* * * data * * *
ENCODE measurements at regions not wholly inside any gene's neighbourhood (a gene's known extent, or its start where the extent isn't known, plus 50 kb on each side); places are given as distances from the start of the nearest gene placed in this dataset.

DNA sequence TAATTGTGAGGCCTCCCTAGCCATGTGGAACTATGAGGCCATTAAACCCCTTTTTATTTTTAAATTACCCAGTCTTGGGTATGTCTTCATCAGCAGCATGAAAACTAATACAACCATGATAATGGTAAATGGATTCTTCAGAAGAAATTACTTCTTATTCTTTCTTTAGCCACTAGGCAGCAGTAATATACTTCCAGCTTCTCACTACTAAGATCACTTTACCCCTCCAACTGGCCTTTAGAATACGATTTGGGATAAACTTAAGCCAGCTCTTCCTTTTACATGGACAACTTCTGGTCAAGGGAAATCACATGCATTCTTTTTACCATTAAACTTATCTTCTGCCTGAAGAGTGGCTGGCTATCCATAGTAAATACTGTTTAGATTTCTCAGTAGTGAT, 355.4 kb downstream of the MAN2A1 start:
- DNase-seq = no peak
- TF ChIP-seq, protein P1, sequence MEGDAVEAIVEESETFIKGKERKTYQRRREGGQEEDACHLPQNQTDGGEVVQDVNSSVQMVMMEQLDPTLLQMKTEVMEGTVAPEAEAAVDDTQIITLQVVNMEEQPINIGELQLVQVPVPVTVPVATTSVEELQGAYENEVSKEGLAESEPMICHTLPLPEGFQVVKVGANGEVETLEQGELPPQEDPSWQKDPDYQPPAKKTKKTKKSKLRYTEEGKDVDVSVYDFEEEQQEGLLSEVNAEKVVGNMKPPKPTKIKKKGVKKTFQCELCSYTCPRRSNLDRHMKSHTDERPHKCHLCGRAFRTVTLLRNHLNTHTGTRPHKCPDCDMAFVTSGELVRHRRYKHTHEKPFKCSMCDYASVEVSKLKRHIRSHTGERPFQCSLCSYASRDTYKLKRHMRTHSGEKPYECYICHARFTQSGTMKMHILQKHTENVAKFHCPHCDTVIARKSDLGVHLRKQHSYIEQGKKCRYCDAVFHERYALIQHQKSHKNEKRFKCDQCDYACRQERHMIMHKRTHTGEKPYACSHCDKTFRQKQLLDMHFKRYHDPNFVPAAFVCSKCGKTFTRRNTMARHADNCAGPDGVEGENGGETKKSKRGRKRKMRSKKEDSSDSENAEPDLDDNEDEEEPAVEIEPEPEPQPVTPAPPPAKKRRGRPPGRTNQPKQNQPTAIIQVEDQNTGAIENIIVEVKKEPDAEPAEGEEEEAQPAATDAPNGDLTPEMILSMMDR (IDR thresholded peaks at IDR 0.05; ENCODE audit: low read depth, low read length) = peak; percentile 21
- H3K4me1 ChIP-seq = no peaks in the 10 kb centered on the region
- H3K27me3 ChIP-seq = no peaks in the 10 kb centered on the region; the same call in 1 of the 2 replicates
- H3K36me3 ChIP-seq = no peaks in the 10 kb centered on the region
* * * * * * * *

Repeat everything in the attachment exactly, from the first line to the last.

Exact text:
ENCODE measurements at regions not wholly inside any gene's neighbourhood (a gene's known extent, or its start where the extent isn't known, plus 50 kb on each side); places are given as distances from the start of the nearest gene placed in this dataset.

DNA sequence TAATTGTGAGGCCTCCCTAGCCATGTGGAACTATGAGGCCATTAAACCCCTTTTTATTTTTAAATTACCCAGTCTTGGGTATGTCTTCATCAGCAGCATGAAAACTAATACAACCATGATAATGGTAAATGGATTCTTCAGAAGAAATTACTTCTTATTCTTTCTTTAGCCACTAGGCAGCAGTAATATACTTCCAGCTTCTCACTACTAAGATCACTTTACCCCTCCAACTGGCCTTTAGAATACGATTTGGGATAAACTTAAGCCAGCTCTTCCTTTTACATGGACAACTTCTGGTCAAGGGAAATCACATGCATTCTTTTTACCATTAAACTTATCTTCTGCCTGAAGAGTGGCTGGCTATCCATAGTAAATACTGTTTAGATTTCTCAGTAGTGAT, 355.4 kb downstream of the MAN2A1 start:
- DNase-seq = no peak
- TF ChIP-seq, protein P1, sequence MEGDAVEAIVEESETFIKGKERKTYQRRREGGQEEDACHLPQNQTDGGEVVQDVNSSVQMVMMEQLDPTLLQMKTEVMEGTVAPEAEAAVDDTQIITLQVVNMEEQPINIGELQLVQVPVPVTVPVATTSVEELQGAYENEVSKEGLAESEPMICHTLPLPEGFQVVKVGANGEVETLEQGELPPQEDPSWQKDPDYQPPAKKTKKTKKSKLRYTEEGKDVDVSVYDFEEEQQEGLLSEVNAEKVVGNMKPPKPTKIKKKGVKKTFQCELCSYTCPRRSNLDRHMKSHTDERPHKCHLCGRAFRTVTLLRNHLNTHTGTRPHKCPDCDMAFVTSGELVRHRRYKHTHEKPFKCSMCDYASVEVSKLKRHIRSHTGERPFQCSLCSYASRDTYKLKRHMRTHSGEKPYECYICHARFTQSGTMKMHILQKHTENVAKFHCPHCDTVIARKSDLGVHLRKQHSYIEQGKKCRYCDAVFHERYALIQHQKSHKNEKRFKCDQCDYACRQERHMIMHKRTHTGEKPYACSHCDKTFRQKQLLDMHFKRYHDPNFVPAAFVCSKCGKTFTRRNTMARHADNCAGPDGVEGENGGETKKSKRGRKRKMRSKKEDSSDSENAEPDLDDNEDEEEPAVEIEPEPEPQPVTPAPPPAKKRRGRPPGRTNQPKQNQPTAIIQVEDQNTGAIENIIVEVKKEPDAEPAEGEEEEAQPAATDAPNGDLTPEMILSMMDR (IDR thresholded peaks at IDR 0.05; ENCODE audit: low read depth, low read length) = peak; percentile 21
- H3K4me1 ChIP-seq = no peaks in the 10 kb centered on the region
- H3K27me3 ChIP-seq = no peaks in the 10 kb centered on the region; the same call in 1 of the 2 replicates
- H3K36me3 ChIP-seq = no peaks in the 10 kb centered on the region